Stephanotis floribunda

Marsdenia floribunda
(Jacques) Schltr.

Stephanotis floribunda Jacques is a flowering climbing plant of the Asclepiadaceae family (or Apocynaceae according to the APG classification [1]), known as jasmine from Madagascar. [2]


Stephanotis floribunda - Madagascar jasmine

Description

Stephanotis floribunda or Madagascar jasmine is a vigorous, evergreen climber, with thick stems, which become semi-woody over the years, has oval, 8-10 cm long, dark green, leathery and shiny leaves. In late spring it produces small clusters of white, slightly fleshy, intensely perfumed, star-shaped flowers. stephanotis they are very reminiscent of jasmine flowers, although they are larger and fleshy. For proper development the plants of stephanotis they need a stake or a trellis to wrap themselves around in nature, these plants reach 4-5 meters in height, in cultivation they generally stay below two meters.
To have a good development it is advisable to plant the jasmine of madagascar in a semi-shady place, protected from the wind and possibly close to a wall of the house, in order to also guarantee protection from intense cold. The stephanotis can bear short periods of cold, but, in areas with very harsh winters, it is advisable to grow them in a temperate greenhouse or place them in a sheltered and warm place.

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Jasmine of Madagascar or STEPHANOTIS

The stephanotis (Stephanotis floribunda) is an Asclepiadacea that does not go unnoticed, first for its large and white corollas, then for the fragrance that emanates all around: it is in fact called "Madagascar jasmine", due to the intense scent of the flowers, particularly acute at night.

It is a terrace plant recommended for those who live on the balcony or terrace especially in the evening, also for the whiteness of the corollas, visible even in the penumbra.

It is not an economic plant: to optimize spending, apply to keep it even during the winter.

How Madagascar jasmine is made

It's a climbing vigorous evergreen (up to 2.5 m in length), with thick sarmentose stems, which become semi-woody over time, fast growing.

Has leaves oval-lanceolate, leathery and shiny, dark green.

From May to July it is loved because it produces small clusters of flowers medium-large, star-shaped white, fleshy, intensely scented, similar to jasmine but larger.

Where and how it is grown

The stephanotis is native to Madagascar and loves i warm climates: the ideal temperature is between 22 and 35 ° C, tolerates up to 50 ° C but suffers below 12 ° C. Hence, in areas with no mild climate must be hospitalized at home (18-22 ° C) from the end of September to mid-April, even in the South, a temporary shift indoors may be necessary in the event of a low dive. Furthermore does not like the wind, least of all that brackish.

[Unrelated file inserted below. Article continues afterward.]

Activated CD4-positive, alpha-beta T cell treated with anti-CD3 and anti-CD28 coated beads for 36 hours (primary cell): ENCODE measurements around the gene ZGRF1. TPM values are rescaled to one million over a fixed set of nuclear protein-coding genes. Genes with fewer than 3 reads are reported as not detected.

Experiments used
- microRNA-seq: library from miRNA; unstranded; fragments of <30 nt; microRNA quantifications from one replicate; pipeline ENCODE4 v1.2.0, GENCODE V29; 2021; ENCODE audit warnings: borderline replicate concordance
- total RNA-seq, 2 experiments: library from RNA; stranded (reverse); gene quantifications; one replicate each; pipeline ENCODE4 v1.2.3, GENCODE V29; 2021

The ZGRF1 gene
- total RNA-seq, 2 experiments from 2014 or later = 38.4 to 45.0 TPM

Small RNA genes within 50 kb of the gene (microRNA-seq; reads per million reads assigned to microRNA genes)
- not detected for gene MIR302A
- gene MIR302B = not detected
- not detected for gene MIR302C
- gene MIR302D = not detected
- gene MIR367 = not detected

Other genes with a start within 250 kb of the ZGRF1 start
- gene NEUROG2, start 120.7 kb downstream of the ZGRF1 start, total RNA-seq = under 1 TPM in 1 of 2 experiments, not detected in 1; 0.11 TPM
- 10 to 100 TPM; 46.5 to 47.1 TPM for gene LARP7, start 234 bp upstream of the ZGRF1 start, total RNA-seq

He prefers one position in partial shade, at most in half sun in Northern Italy.

Give it a jar in plastic, with a diameter of 28 cm for a plant 30 cm high, with its own trellis or placed near gratings, balustrades, gazebos. Repot it in March each year in one measure up to the maximum sustainable size, then renew only the topsoil.

The substrate better it is light and fertile, eg. universal soil lightened with a handful of perlite and a handful of peat to slightly acidify it. Excellent drainage at the bottom of the container is essential.

It goes watered with moderation and regularity from May to September, always regularly but in scarce quantity in the remaining months, so that the soil always remains slightly humid. He does not like the sprays of the foliage, nor the water on the flowers.

Fertilize it from April to September every 15 days with a liquid product for flowering plants in the irrigation water.

There pruning it is carried out only if it is necessary to detach it from the support or reduce its encumbrance, respectively at the end of September or in March. The shoots go anyway addressed to the guardians and tied to them, because they are unable to wrap themselves up.

Diseases and pests of Madagascar jasmine

It has only one main enemy, the white fly (whiteflies), which attacks protected specimens in too humid and poorly ventilated environments.


Jasmine of St. Joseph

In locations where the winter temperature keeps close to zero, the right species for the garden is the Jasmine of St. Joseph (Jasminum nudiflorum) which, from half of March, fills up with yellow flowers, clearly visible on the shoots still without leaves. Ideal for creating a splash of color when the garden is still bare. More, it goes wet very little.


Video: My Madagascan Jasmine